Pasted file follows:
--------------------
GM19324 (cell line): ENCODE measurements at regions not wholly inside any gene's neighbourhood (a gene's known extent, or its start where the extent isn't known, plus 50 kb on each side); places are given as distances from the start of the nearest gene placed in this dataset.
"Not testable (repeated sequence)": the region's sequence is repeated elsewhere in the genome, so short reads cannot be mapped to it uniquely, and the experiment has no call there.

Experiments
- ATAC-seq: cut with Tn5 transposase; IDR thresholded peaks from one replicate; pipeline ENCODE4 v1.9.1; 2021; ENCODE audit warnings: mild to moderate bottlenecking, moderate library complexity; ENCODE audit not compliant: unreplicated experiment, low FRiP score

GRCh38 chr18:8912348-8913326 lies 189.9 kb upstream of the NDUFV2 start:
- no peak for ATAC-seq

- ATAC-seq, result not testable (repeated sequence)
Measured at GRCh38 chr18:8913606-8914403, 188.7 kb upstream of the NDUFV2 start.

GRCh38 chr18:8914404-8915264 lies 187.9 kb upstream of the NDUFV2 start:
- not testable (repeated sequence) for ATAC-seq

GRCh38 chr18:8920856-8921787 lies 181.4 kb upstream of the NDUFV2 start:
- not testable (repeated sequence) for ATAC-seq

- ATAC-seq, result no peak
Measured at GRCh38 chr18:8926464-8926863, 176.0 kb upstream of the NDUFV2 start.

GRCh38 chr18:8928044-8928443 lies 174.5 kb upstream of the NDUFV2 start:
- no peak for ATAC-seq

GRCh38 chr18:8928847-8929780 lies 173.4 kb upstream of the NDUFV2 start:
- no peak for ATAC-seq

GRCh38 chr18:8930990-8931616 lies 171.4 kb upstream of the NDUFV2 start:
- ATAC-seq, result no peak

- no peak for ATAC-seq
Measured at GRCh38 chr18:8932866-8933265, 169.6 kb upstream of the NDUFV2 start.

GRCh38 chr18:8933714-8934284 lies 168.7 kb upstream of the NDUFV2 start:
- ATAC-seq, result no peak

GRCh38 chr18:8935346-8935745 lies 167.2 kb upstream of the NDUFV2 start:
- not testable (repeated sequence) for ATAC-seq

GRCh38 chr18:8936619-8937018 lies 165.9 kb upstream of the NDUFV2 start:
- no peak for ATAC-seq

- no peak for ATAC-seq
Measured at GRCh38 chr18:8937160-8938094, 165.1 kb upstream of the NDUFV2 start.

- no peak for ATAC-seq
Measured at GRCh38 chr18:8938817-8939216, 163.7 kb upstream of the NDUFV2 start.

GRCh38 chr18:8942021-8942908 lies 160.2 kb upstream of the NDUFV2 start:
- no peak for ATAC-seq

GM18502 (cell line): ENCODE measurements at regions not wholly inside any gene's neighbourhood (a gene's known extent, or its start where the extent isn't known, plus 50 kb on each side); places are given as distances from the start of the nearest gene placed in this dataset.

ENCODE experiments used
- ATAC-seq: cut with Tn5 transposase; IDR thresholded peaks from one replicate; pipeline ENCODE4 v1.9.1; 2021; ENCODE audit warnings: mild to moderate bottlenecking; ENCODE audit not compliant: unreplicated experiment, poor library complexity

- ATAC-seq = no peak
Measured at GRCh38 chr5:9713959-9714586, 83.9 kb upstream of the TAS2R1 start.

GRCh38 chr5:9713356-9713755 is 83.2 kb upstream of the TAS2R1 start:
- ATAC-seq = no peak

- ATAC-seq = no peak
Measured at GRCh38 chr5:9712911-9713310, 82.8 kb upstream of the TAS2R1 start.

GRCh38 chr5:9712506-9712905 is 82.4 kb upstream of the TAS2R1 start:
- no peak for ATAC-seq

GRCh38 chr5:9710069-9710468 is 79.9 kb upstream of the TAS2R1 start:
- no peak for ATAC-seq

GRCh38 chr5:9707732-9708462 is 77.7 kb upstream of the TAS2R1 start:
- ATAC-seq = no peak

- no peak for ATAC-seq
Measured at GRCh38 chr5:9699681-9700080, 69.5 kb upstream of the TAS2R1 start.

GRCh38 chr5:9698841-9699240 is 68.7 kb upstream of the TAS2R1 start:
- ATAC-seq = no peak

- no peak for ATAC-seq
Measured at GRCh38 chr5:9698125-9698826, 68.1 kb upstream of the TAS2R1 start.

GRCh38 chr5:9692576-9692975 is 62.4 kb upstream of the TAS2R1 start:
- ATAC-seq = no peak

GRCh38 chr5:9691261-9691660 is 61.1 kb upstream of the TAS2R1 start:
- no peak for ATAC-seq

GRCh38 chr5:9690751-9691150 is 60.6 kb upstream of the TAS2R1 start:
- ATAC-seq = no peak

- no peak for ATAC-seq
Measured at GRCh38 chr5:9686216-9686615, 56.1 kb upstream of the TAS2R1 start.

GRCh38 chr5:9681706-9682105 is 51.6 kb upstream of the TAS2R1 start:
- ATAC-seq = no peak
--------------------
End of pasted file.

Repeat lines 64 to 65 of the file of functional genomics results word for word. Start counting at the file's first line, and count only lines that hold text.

GRCh38 chr5:9681706-9682105 is 51.6 kb upstream of the TAS2R1 start:
- ATAC-seq = no peak